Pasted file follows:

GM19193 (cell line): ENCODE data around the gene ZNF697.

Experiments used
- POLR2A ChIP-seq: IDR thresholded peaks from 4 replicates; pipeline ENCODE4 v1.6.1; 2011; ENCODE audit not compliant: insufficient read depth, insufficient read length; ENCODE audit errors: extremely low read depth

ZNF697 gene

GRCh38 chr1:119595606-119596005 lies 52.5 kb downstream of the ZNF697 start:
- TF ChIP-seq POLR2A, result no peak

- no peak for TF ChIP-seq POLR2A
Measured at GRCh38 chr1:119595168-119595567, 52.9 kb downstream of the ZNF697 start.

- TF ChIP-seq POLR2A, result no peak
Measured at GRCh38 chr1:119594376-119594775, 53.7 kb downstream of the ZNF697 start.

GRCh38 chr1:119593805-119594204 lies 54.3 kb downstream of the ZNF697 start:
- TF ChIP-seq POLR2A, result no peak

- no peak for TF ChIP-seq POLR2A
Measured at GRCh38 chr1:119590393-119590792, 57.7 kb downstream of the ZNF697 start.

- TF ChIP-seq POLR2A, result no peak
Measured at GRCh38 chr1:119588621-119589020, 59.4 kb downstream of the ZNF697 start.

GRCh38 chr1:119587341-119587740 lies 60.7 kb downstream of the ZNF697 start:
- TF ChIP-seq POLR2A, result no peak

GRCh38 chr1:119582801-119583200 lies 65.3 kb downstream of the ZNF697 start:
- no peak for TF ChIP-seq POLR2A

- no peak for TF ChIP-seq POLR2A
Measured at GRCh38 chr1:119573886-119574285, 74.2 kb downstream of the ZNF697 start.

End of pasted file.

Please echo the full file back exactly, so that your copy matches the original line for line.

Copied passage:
GM19193 (cell line): ENCODE data around the gene ZNF697.

Experiments used
- POLR2A ChIP-seq: IDR thresholded peaks from 4 replicates; pipeline ENCODE4 v1.6.1; 2011; ENCODE audit not compliant: insufficient read depth, insufficient read length; ENCODE audit errors: extremely low read depth

ZNF697 gene

GRCh38 chr1:119595606-119596005 lies 52.5 kb downstream of the ZNF697 start:
- TF ChIP-seq POLR2A, result no peak

- no peak for TF ChIP-seq POLR2A
Measured at GRCh38 chr1:119595168-119595567, 52.9 kb downstream of the ZNF697 start.

- TF ChIP-seq POLR2A, result no peak
Measured at GRCh38 chr1:119594376-119594775, 53.7 kb downstream of the ZNF697 start.

GRCh38 chr1:119593805-119594204 lies 54.3 kb downstream of the ZNF697 start:
- TF ChIP-seq POLR2A, result no peak

- no peak for TF ChIP-seq POLR2A
Measured at GRCh38 chr1:119590393-119590792, 57.7 kb downstream of the ZNF697 start.

- TF ChIP-seq POLR2A, result no peak
Measured at GRCh38 chr1:119588621-119589020, 59.4 kb downstream of the ZNF697 start.

GRCh38 chr1:119587341-119587740 lies 60.7 kb downstream of the ZNF697 start:
- TF ChIP-seq POLR2A, result no peak

GRCh38 chr1:119582801-119583200 lies 65.3 kb downstream of the ZNF697 start:
- no peak for TF ChIP-seq POLR2A

- no peak for TF ChIP-seq POLR2A
Measured at GRCh38 chr1:119573886-119574285, 74.2 kb downstream of the ZNF697 start.